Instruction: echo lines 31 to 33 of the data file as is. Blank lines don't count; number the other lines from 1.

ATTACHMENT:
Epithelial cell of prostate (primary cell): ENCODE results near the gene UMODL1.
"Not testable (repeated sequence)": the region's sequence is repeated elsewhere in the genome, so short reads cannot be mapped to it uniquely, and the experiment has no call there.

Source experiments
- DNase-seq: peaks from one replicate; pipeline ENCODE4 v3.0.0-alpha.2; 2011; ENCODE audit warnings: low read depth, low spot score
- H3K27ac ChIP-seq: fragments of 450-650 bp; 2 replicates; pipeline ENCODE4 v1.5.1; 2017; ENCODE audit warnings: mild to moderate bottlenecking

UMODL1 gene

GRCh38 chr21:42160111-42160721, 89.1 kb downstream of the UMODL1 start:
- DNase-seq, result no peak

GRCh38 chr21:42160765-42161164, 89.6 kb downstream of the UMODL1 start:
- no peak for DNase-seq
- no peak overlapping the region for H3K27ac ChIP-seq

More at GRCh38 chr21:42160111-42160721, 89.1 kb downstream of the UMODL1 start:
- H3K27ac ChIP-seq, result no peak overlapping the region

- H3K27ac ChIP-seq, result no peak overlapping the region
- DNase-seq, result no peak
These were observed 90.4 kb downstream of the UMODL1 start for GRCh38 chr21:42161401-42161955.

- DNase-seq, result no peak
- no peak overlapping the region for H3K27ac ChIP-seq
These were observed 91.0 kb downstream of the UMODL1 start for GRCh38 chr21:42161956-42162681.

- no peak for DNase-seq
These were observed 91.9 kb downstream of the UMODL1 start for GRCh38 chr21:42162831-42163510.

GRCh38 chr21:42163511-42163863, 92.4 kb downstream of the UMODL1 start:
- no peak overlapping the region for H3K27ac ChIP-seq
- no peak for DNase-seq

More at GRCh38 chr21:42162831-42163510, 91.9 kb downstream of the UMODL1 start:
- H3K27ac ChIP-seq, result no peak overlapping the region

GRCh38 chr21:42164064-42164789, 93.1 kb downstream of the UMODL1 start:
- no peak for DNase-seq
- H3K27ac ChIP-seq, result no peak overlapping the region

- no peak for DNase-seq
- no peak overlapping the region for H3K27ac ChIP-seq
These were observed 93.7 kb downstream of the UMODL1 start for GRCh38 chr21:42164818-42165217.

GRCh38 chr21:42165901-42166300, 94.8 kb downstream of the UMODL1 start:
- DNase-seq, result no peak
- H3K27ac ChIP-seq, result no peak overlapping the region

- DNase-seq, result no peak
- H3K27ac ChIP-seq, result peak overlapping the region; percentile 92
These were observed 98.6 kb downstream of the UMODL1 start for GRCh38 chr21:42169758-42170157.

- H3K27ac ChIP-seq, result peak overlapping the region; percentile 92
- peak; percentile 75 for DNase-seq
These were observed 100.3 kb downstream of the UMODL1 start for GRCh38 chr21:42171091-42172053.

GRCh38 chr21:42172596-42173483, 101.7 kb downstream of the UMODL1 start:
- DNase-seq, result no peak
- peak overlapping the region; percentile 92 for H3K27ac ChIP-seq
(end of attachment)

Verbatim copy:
- no peak overlapping the region for H3K27ac ChIP-seq
These were observed 93.7 kb downstream of the UMODL1 start for GRCh38 chr21:42164818-42165217.

GRCh38 chr21:42165901-42166300, 94.8 kb downstream of the UMODL1 start: